The firestorm over Facebook Inc.'s handling of personal data raises a question for those pondering a regulatory response: Is there such a thing as too much privacy?
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Recent scrutiny of data-analytics firm Cambridge Analytica has shown how questionable actors can abuse the power of networks that play an increasingly large role in society. Facebook claims Cambridge Analytica violated its policies, a charge the firm denies. The firm, which counts Donald Trump's presidential campaign among its clients, crunched the data of 50 million Facebook profiles claiming it could predict individual personality traits and make ads more effective.
Legislators, the Federal Trade Commission and other agencies now are considering rules to protect the privacy of users of social networks like Facebook. While those efforts remain in the early stages, even tech companies say privately they expect some regulation to happen down the road.
Yet some law-enforcement agencies, including the Federal Bureau of Investigation, and national-security advocates point to a tradeoff, noting that too much privacy can be as bad as too little. Bad actors take advantage of both extremes, abusing access to individuals on networks that are too open or freely conspiring on systems that are too closed.
Law-enforcement agencies rely on access to user data as an important tool for tracking criminals or preventing terrorist attacks. As such, they have long argued additional regulation may be harmful to national security.
Telegram is an example of a service offering users complete security. Encrypted from end to end, domiciled in a country out of reach of subpoenas -- and very easy to use -- the app is among the top choices of people worried about snooping governments and malicious third parties. Telegram's reputation has been a double-edged sword.
Clinton Watts, a senior fellow at George Washington University's Center for Cyber and Homeland Security, said such apps are a big concern for law enforcement. "This is perfect for terrorist groups that want to network, propagate their message and recruit new members," he said.
Telegram is popular in countries like Iran, where it was instrumental in helping the population organize the wave of antigovernment protests that swept across the country in early January. But it also has become known as the app of choice for Islamic State and other extremist groups, after U.S.-based tech companies like Twitter Inc. began cooperating with government agencies, removing accounts and content that promoted violence.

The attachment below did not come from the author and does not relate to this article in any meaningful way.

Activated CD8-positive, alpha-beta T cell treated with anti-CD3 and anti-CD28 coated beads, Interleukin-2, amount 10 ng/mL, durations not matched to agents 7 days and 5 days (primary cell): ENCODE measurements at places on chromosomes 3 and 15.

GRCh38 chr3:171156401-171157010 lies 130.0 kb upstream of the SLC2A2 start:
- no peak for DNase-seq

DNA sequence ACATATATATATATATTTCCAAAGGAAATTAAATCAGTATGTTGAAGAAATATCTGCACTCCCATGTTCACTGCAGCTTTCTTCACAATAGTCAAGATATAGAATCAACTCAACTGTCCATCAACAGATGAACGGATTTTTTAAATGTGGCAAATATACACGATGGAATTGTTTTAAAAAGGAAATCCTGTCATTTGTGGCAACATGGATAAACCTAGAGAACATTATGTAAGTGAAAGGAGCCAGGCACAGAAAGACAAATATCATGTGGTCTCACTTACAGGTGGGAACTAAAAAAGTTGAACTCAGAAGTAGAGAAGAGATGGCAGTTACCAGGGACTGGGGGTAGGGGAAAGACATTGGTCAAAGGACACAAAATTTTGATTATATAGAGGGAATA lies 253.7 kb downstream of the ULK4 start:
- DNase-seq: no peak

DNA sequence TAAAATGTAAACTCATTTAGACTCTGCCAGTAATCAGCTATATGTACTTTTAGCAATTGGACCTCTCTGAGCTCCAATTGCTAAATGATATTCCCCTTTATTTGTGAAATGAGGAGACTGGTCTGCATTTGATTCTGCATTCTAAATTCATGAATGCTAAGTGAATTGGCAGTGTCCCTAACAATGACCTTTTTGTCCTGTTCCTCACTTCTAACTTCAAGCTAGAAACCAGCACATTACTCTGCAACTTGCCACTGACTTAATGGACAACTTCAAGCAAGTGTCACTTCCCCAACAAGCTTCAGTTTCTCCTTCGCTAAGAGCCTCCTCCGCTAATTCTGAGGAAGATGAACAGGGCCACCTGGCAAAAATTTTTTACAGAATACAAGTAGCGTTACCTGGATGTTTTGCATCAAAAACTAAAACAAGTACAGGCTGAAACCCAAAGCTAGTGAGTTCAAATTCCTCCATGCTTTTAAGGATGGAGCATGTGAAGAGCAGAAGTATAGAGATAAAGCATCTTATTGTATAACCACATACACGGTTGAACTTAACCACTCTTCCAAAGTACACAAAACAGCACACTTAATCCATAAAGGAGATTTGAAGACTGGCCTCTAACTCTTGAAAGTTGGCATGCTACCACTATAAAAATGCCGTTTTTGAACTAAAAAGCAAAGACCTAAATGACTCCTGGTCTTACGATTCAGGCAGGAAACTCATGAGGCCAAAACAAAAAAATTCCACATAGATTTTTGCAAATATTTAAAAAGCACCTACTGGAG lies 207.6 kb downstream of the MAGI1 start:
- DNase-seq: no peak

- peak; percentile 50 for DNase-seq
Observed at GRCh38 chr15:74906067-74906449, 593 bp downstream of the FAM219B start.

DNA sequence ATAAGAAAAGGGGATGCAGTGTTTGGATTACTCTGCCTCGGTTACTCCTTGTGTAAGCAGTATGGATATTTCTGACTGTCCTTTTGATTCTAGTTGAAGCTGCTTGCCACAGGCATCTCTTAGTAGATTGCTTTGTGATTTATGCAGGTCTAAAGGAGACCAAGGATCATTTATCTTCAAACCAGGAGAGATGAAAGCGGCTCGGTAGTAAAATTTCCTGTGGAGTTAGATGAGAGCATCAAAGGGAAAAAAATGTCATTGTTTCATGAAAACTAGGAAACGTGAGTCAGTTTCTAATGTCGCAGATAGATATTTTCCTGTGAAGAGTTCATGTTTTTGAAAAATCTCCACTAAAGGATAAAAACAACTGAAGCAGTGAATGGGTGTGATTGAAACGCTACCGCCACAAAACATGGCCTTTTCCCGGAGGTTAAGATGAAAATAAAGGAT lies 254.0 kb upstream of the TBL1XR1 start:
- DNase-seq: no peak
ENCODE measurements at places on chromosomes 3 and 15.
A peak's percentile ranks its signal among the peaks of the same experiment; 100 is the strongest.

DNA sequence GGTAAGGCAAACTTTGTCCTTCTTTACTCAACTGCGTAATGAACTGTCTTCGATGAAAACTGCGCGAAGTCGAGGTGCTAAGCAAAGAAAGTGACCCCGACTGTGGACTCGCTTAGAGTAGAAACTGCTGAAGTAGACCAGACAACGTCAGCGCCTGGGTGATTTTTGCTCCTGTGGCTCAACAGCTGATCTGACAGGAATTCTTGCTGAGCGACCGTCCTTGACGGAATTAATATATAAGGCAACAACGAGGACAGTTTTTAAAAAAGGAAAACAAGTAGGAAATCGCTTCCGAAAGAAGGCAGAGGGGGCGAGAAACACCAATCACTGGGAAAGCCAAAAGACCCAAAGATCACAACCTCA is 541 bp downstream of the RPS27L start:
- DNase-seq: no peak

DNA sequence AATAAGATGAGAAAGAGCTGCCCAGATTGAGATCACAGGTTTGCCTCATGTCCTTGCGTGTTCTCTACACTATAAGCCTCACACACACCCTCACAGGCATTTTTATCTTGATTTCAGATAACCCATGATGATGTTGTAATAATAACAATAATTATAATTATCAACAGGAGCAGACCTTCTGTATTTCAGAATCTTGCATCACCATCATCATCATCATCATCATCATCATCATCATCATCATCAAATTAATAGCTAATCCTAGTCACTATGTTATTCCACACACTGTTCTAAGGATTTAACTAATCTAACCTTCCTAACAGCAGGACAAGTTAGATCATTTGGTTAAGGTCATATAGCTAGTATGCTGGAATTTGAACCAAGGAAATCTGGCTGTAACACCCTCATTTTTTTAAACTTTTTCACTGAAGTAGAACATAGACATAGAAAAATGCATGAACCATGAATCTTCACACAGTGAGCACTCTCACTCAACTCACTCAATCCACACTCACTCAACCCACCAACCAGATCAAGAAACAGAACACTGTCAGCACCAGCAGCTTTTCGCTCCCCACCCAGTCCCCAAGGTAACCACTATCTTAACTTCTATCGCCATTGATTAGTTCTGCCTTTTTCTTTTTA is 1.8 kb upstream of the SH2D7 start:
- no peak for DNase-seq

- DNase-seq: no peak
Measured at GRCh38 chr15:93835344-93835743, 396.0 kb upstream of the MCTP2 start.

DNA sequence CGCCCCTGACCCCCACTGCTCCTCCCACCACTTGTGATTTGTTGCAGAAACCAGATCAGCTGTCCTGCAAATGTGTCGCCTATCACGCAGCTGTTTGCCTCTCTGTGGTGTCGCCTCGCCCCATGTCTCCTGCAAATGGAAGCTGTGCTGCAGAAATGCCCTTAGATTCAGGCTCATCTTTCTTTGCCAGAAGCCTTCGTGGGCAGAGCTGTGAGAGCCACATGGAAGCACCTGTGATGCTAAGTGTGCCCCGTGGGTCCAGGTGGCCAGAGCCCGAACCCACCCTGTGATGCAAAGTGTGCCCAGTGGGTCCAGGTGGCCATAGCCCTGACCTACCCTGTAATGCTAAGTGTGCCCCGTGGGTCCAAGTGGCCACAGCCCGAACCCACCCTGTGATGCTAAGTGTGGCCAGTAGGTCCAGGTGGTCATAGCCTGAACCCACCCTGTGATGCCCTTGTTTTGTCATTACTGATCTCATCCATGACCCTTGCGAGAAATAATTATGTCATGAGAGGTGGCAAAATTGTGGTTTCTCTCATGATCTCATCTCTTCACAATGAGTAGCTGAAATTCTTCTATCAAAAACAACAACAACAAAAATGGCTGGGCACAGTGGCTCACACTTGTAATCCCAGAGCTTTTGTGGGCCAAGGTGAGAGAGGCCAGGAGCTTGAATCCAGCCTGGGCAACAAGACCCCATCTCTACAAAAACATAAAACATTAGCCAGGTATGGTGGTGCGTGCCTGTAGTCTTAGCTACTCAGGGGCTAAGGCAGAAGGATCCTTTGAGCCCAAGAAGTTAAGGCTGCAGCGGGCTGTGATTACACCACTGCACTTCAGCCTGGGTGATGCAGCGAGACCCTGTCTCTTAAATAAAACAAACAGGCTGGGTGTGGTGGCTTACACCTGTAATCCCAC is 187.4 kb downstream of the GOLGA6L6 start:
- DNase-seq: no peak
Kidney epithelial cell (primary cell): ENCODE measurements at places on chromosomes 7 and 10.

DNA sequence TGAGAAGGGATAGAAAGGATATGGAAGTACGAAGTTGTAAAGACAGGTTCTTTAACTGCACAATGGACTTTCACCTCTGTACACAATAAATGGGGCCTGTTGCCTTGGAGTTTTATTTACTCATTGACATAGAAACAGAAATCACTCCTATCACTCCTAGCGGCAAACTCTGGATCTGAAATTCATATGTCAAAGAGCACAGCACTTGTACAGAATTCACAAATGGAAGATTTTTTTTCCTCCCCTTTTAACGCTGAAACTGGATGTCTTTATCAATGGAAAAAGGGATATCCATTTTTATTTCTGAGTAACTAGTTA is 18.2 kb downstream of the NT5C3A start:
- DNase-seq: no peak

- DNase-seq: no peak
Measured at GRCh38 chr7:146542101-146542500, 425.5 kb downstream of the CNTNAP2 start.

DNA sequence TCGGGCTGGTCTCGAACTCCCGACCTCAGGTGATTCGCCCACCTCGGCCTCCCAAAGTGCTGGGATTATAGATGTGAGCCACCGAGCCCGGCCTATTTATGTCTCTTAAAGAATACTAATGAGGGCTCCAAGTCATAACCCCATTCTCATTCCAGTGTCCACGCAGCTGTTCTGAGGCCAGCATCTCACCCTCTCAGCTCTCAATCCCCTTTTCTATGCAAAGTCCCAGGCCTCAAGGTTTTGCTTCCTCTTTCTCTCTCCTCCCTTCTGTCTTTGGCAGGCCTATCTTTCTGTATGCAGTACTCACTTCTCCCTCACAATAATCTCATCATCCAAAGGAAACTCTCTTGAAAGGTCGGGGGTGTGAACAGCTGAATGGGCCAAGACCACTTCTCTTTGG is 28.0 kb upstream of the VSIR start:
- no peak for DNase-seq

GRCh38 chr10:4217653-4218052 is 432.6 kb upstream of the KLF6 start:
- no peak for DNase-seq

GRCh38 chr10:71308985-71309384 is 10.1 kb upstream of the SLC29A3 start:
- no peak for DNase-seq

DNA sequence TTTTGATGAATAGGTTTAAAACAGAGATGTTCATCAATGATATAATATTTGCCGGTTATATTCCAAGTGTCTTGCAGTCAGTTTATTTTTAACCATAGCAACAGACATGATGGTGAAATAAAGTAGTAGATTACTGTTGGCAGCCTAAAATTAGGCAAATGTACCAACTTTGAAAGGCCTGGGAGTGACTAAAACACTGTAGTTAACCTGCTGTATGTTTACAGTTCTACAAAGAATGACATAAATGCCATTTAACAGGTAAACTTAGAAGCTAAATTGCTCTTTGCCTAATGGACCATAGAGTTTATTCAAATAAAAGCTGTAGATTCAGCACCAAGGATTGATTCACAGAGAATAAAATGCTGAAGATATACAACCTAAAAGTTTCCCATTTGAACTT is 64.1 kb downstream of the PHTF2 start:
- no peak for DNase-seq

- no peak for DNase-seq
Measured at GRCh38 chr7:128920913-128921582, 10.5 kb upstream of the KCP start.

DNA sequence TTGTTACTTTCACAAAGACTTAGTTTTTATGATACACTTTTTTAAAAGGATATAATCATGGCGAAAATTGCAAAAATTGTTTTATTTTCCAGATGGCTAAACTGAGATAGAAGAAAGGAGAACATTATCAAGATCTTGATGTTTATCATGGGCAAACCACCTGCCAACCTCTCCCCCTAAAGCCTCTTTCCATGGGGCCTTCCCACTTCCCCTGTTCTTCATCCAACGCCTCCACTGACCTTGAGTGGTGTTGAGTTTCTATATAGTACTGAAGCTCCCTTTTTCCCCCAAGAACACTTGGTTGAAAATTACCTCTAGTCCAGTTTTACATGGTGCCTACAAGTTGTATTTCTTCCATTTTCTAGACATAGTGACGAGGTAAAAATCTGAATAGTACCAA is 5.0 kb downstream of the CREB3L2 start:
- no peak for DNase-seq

Governments have little recourse. Iran blocked Telegram during government protests earlier this year, and Russia is threatening to block it unless it turns over user data.
Mr. Watts, who previously worked as an FBI special agent on a counterterrorism task force, said law-enforcement agencies need to invest a lot more in human intelligence and undercover investigators to penetrate secure online spaces.
Some U.S. firms are already adapting to fears of new regulation and offering even greater security than Telegram. Signal, in San Francisco, is emerging as one of the more successful examples. It says it deletes all user information once it is no longer necessary for communication, making it impossible to comply with demands for users' personal data.
That would make Signal more secure than, for example, WhatsApp, the popular encrypted messaging service, which Facebook bought in 2014 and that stores information such as with whom users are communicating and when.
"When we receive a subpoena for user data," Signal founder Moxie Marlinspike posted on the company's website, we "have nothing to send back but a blank sheet of paper."
Observers warn the #deletefacebook movement will drive more users to these secure systems.
Telegram's founder, the Russian entrepreneur Pavel Durov, said the firm recorded 200 million active users in March, a 70% increase on the year. "We don't do deals with marketers, data miners or government agencies," he wrote in the post on Wednesday. "For us Telegram is an Idea: it is the idea that everyone on this planet has a right to be free."
Mr. Durov has relocated the company several times since leaving Russia, where it faces a court order to turn over encryption keys to the intelligence services. It is now based in the United Arab Emirates.
Telegram's terms are simple: No calls to violence, porn or copyright infringement on public channels. The app can't take action on private channels because all private content is encrypted and largely inaccessible even to the company. The Telegram press team didn't respond to repeated requests for comment, but the company says it closes hundreds of public channels every day that promote violence or extremist content.
Opportunities for terrorists to exploit secure networks to boost recruitment and spread propaganda were evident in the aftermath of the Friday's attack in France, when 25-year-old Radouane Lakdim shot at police and took hostages at a small-town supermarket.
Islamic State supporters immediately rallied on Telegram channels, using the incident to call on others to take action and launch a public campaign on Twitter, according to SITE Intelligence Group, which monitors extremist activity online.
Now that U.S. firms are cooperating to an extent with government authorities, apps like Telegram fill an important gap in the market by providing a platform for terrorists to radicalize and spur members to action, said Jesse Morton, a former al Qaeda recruiter who works as a coordinator at the Institute of Strategic Dialogue's Against Violent Extremism network.
"People that are more committed and pose a greater risk are still able to view generalized propaganda," Mr. Morton said. "It's a grooming process."